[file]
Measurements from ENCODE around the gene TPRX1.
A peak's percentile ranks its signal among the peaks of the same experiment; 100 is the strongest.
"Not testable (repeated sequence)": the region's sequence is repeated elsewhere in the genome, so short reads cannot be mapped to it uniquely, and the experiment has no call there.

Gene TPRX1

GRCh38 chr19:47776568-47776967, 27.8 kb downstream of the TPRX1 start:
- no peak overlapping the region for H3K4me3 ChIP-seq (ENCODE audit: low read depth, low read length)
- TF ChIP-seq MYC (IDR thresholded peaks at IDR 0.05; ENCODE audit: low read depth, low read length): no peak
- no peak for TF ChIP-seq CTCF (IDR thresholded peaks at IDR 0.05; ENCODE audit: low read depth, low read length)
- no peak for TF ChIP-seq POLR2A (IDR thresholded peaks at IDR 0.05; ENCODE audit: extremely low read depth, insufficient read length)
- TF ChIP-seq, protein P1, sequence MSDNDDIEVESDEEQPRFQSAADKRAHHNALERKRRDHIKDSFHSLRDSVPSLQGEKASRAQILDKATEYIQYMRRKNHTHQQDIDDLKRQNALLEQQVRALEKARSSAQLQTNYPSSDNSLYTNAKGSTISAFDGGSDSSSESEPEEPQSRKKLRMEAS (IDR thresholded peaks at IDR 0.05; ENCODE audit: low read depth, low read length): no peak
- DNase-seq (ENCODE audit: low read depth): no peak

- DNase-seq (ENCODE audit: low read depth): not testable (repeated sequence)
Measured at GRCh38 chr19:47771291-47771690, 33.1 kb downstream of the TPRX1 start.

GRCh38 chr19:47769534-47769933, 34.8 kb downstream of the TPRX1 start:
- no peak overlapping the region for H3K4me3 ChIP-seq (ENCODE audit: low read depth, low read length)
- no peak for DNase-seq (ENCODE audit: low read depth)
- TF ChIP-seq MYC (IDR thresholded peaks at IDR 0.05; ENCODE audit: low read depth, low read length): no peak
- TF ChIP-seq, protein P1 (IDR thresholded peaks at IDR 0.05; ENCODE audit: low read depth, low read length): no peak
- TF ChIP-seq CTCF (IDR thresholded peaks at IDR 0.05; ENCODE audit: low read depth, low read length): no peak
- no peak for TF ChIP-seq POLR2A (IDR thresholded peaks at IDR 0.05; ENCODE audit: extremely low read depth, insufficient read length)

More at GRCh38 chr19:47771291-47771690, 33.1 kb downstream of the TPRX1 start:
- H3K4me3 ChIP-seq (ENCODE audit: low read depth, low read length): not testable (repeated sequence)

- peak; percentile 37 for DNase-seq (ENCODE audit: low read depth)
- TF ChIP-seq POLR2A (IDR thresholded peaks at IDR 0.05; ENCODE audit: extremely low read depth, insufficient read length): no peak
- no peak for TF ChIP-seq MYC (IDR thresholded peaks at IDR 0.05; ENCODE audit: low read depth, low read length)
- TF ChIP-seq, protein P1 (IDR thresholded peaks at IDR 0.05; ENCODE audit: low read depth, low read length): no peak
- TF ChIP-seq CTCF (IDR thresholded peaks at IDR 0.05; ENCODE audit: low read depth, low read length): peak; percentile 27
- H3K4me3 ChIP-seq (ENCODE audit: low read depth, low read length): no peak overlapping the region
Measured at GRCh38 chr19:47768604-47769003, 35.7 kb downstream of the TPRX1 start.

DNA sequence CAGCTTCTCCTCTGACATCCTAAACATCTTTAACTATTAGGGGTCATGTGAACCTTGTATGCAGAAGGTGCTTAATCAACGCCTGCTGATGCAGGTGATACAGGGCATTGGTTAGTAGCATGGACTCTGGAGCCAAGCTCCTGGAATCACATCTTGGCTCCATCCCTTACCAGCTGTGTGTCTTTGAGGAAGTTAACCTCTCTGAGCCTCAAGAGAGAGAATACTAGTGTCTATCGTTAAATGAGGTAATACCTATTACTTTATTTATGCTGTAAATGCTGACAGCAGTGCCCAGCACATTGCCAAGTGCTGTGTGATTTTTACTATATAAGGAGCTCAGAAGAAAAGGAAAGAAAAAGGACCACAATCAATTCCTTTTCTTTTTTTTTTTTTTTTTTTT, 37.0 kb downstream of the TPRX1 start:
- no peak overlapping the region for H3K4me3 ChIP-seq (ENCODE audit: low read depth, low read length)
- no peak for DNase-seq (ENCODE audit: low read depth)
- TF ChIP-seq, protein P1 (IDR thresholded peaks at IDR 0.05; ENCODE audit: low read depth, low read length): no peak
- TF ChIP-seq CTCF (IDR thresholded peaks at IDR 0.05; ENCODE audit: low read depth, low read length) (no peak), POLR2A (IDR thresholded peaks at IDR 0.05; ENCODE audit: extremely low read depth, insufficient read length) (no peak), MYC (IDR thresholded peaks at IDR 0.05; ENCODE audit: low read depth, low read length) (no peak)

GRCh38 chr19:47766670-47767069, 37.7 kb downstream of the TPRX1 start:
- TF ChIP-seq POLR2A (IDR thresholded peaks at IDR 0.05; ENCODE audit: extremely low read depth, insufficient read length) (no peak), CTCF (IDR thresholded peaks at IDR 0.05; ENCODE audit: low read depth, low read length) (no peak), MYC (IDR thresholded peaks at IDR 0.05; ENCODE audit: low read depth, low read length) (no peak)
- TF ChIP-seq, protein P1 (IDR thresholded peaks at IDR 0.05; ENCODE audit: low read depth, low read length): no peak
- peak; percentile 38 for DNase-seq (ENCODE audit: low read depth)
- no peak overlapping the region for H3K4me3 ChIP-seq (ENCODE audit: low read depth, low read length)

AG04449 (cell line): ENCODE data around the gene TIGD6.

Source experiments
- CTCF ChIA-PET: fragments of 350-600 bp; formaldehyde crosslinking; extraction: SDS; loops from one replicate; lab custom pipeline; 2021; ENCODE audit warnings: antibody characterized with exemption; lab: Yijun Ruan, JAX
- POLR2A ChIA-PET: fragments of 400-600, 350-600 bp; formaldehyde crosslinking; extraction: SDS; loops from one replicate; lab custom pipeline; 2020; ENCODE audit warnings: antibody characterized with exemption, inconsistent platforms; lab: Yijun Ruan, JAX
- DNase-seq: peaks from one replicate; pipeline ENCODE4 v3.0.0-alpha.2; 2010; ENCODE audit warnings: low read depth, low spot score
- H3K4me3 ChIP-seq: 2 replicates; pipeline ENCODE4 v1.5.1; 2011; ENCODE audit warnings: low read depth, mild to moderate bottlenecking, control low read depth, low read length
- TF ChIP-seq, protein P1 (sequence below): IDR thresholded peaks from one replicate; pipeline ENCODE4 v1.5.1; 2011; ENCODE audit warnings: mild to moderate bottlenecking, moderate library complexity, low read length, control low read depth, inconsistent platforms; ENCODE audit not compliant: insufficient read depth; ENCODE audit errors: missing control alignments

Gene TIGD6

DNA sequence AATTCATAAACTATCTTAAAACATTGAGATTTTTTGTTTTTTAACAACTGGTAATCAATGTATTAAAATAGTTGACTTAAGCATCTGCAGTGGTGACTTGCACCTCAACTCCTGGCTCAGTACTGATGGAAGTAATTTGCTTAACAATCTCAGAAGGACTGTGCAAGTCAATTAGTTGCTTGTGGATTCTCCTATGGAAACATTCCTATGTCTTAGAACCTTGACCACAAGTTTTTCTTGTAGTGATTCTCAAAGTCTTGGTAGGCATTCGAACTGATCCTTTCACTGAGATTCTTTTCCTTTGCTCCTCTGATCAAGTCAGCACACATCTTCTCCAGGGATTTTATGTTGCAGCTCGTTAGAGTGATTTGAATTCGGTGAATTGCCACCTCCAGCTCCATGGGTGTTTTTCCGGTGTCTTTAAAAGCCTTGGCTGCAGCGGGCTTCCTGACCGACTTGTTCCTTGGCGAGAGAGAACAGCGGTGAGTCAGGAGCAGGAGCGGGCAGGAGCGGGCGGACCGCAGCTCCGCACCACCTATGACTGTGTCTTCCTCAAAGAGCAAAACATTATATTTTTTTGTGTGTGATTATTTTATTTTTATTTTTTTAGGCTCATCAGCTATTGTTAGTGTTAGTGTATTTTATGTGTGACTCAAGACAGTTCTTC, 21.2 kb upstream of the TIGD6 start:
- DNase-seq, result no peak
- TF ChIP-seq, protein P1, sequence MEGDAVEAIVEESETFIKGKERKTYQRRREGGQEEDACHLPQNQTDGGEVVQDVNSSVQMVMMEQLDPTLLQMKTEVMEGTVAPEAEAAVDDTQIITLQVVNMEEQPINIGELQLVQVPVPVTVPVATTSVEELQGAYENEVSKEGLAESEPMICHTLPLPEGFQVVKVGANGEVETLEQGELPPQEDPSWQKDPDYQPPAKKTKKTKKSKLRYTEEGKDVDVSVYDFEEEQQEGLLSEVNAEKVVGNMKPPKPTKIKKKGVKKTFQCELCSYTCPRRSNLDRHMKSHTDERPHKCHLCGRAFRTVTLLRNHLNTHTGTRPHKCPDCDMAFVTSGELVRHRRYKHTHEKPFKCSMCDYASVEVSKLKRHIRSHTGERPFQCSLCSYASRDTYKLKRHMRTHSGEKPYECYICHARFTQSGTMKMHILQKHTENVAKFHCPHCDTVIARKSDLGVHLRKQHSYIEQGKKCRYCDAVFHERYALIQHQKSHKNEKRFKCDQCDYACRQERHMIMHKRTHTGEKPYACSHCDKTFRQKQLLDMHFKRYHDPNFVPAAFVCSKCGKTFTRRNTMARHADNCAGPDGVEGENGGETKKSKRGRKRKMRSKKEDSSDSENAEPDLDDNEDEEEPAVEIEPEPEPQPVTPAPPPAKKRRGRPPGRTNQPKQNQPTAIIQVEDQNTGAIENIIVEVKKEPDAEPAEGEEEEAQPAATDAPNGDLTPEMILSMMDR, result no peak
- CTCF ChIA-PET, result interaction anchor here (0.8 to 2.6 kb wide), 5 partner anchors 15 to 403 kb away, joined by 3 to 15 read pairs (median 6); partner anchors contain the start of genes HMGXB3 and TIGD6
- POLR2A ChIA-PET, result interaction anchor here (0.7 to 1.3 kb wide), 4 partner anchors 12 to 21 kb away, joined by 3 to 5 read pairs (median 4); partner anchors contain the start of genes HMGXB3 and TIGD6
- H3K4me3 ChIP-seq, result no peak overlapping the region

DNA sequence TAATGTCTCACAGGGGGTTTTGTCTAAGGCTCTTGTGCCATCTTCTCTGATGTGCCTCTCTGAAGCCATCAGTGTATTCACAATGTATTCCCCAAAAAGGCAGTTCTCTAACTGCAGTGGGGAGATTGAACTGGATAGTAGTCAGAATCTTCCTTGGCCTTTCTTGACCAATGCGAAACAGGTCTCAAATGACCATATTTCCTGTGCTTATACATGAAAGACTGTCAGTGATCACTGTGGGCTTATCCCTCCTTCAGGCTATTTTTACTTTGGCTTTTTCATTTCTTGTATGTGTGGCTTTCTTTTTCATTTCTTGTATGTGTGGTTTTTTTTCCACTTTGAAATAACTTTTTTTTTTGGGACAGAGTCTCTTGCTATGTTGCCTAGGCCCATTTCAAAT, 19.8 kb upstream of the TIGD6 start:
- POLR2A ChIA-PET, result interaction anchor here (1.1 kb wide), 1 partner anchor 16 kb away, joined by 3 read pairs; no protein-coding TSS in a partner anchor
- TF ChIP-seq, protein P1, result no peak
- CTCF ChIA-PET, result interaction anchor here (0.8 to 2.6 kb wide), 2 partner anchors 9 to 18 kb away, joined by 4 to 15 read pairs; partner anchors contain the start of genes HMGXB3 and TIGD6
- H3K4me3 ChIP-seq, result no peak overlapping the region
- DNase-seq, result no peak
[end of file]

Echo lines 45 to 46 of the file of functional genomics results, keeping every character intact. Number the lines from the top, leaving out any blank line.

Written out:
- H3K4me3 ChIP-seq: 2 replicates; pipeline ENCODE4 v1.5.1; 2011; ENCODE audit warnings: low read depth, mild to moderate bottlenecking, control low read depth, low read length
- TF ChIP-seq, protein P1 (sequence below): IDR thresholded peaks from one replicate; pipeline ENCODE4 v1.5.1; 2011; ENCODE audit warnings: mild to moderate bottlenecking, moderate library complexity, low read length, control low read depth, inconsistent platforms; ENCODE audit not compliant: insufficient read depth; ENCODE audit errors: missing control alignments